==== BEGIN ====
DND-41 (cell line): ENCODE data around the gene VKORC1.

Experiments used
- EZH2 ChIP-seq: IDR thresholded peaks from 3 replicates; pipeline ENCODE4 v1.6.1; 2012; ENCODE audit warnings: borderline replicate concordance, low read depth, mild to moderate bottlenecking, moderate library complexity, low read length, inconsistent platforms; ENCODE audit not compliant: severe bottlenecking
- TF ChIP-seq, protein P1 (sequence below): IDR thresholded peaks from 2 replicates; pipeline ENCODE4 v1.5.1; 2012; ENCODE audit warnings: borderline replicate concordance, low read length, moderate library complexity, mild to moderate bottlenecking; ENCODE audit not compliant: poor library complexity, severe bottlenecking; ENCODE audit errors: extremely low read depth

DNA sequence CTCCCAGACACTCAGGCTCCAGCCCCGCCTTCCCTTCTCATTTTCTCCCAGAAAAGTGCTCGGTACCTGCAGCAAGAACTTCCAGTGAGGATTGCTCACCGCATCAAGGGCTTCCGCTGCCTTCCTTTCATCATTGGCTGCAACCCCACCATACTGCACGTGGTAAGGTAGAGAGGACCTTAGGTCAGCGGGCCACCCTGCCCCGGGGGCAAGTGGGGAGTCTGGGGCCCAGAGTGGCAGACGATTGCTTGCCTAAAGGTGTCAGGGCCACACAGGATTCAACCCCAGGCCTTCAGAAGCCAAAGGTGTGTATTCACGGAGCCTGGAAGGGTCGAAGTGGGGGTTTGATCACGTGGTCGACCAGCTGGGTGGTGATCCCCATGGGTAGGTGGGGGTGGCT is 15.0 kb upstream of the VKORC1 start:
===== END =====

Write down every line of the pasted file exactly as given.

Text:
DND-41 (cell line): ENCODE data around the gene VKORC1.

Experiments used
- EZH2 ChIP-seq: IDR thresholded peaks from 3 replicates; pipeline ENCODE4 v1.6.1; 2012; ENCODE audit warnings: borderline replicate concordance, low read depth, mild to moderate bottlenecking, moderate library complexity, low read length, inconsistent platforms; ENCODE audit not compliant: severe bottlenecking
- TF ChIP-seq, protein P1 (sequence below): IDR thresholded peaks from 2 replicates; pipeline ENCODE4 v1.5.1; 2012; ENCODE audit warnings: borderline replicate concordance, low read length, moderate library complexity, mild to moderate bottlenecking; ENCODE audit not compliant: poor library complexity, severe bottlenecking; ENCODE audit errors: extremely low read depth

DNA sequence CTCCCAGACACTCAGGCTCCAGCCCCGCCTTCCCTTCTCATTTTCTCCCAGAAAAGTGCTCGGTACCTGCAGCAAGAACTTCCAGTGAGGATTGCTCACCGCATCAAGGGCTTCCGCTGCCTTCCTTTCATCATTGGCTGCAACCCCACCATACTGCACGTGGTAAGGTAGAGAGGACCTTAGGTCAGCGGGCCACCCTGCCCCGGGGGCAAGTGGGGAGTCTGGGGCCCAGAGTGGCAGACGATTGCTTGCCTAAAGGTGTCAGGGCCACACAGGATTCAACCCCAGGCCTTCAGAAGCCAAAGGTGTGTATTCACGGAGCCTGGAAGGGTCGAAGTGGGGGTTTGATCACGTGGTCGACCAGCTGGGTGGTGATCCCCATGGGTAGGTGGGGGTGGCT is 15.0 kb upstream of the VKORC1 start: